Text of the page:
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13 November, 2005
After being clouded out for much of October 2005, I finally managed an image on 13 November. I used my ToUcam Pro with Baader UV-IR filter on the Orion Optics 250mm f/4.8 Newtonian.
For this image I captured 3 AVIs of 3000 frames each, at 15fps in optimised colour non-raw mode. Only the first one had good enough seeing/focus.
I stacked the best 500 frames out of the 3000, using K3CCDTools, then applied wavelets in Registax and processed further in PixInsight LE and The Gimp.
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2 October, 2005 On this occasion I used my home-made Infra-red pass filter. This is a filter tha only allows infra-red light to pass. Although we can't see IR light with our eyes, the sensor in the webcam is very sensitive to it (once the webcam's IR blocker has been removed) and on certain subjects, including Mars, an IR frame can act as a nice luminance (brightness) layer.
I also captured a standard RGB colour image (captured with a UV and IR blocking filter), and combined the two using The Gimp.
I spent some time trying combinations of merging different versions of these images, and along with the RGB and the IR I present two combinations here.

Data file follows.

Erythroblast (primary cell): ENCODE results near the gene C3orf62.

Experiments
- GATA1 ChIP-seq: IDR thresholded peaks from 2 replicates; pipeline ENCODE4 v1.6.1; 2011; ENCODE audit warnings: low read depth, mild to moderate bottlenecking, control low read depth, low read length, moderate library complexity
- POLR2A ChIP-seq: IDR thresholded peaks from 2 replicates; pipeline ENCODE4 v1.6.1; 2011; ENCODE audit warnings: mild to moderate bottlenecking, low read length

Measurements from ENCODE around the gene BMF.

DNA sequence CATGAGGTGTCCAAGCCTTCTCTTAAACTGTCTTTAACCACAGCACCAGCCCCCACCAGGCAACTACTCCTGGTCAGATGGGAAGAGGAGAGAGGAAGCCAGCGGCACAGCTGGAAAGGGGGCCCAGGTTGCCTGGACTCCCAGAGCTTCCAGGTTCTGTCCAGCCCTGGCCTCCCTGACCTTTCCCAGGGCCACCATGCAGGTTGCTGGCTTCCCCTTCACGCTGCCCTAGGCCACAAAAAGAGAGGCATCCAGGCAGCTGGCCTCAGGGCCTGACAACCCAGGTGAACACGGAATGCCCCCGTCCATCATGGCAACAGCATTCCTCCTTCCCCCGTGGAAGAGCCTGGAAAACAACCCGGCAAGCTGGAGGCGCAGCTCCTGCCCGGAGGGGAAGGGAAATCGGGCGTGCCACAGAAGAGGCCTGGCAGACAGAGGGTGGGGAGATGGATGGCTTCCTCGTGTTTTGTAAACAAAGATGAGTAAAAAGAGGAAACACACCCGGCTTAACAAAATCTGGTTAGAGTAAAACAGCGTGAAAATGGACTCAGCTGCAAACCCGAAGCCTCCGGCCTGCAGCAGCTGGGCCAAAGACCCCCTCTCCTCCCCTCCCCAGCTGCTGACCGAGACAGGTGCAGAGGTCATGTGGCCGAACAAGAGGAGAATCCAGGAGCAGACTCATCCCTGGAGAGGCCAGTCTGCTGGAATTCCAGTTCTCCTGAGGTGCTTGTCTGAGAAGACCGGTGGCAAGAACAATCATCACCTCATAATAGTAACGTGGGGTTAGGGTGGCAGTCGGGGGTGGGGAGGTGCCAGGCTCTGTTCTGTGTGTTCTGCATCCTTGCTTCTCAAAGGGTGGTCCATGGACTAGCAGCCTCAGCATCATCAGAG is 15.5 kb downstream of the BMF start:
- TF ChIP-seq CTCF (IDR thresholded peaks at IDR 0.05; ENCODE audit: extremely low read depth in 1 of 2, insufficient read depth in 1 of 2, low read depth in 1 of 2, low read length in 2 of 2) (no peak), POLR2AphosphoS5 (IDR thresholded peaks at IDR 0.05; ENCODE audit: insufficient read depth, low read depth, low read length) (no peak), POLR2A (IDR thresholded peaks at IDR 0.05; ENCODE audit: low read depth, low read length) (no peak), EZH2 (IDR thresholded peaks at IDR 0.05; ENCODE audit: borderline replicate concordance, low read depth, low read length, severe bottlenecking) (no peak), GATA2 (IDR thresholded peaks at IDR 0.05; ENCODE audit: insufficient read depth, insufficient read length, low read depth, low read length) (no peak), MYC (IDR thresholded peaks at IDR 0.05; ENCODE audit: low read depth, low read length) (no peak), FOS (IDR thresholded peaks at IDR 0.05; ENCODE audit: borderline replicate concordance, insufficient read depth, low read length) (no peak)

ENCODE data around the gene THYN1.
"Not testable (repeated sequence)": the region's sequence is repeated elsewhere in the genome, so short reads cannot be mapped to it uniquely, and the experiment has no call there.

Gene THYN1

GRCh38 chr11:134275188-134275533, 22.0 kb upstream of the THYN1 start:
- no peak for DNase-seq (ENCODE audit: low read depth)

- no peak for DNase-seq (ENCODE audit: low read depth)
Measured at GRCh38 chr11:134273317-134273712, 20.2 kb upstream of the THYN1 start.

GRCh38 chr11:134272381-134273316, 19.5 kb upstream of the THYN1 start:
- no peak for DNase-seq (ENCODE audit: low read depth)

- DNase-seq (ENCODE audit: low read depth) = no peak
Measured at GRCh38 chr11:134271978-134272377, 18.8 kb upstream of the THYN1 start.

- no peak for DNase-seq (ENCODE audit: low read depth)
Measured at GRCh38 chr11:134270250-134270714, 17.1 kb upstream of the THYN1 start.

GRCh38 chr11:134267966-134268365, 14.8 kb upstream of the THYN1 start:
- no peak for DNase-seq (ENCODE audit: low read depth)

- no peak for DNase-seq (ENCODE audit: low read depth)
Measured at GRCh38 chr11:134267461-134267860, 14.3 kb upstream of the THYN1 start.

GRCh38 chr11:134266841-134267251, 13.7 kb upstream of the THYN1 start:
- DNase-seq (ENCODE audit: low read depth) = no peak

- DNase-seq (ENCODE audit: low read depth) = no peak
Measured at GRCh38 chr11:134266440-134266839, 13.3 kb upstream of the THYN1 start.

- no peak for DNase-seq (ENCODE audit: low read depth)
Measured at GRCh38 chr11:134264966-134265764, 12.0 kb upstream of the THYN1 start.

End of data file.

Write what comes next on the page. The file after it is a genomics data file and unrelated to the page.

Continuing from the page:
The IR-pass filter is simply made from two layers of exposed film, mounted in a standard colour filter holder - I removed the colour filter and replaced it with two disks of film.
The images are created from 700 frames stacked out of 2500 captured in RGB, and 400 frames of IR luminance layered on top. Stacking was done using Registax and processing including luminance layering was done in The Gimp.
This image shows the Mare Sirenum and Solis Lacus features well, and possibly a cloud in the centre. There are some details in the upper half of the planet that are not visible on the IR image. But the RGB image has the bright limb that is not present in the IR. There are some light spots on the RGB and combined 1 images that may be volcanoes
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21 September, 2005 On my second session of imaging the "red planet" I again used my Televue 5x Powermate on the Europa 250 telescope, but this time I added an extension tube between the lens and the camera. This gives additional magnification.